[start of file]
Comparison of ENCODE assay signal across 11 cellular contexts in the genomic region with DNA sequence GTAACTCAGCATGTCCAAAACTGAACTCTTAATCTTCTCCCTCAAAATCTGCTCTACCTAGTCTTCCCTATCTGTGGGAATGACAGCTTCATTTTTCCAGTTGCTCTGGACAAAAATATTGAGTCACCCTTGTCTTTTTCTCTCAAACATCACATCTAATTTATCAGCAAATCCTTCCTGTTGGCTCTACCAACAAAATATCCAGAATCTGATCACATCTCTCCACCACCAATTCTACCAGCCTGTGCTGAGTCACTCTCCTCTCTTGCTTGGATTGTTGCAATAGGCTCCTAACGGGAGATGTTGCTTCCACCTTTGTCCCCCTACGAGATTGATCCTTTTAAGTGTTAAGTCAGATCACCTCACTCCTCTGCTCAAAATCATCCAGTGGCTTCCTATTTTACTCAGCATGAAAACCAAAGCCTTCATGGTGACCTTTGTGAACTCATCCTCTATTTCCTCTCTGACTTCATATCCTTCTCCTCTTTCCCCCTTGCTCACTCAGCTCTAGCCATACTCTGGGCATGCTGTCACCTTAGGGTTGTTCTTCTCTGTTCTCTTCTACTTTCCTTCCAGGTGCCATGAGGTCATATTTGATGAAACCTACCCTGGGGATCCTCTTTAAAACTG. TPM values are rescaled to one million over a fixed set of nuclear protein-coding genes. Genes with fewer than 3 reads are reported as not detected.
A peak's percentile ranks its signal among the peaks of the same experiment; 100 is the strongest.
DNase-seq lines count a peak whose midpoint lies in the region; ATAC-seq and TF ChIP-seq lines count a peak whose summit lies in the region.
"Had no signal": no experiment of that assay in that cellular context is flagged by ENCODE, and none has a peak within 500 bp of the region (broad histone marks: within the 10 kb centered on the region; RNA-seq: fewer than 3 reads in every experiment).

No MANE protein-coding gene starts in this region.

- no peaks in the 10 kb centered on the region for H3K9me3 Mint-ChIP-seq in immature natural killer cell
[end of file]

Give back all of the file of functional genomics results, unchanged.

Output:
Comparison of ENCODE assay signal across 11 cellular contexts in the genomic region with DNA sequence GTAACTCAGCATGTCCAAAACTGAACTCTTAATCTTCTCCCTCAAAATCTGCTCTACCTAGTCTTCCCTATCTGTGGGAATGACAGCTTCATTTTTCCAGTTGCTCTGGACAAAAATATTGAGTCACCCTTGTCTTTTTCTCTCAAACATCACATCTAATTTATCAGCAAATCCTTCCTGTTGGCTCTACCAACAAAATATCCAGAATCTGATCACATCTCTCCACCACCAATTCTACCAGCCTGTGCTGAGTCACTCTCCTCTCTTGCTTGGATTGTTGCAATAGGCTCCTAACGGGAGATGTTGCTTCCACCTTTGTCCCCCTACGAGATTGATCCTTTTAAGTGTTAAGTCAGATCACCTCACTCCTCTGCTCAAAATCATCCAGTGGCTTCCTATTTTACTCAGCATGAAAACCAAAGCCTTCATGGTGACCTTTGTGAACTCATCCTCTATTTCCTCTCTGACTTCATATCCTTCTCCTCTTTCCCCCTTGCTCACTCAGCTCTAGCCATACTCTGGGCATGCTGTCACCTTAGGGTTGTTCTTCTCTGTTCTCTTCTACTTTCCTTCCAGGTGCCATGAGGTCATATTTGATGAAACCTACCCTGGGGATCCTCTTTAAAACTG. TPM values are rescaled to one million over a fixed set of nuclear protein-coding genes. Genes with fewer than 3 reads are reported as not detected.
A peak's percentile ranks its signal among the peaks of the same experiment; 100 is the strongest.
DNase-seq lines count a peak whose midpoint lies in the region; ATAC-seq and TF ChIP-seq lines count a peak whose summit lies in the region.
"Had no signal": no experiment of that assay in that cellular context is flagged by ENCODE, and none has a peak within 500 bp of the region (broad histone marks: within the 10 kb centered on the region; RNA-seq: fewer than 3 reads in every experiment).

No MANE protein-coding gene starts in this region.

- no peaks in the 10 kb centered on the region for H3K9me3 Mint-ChIP-seq in immature natural killer cell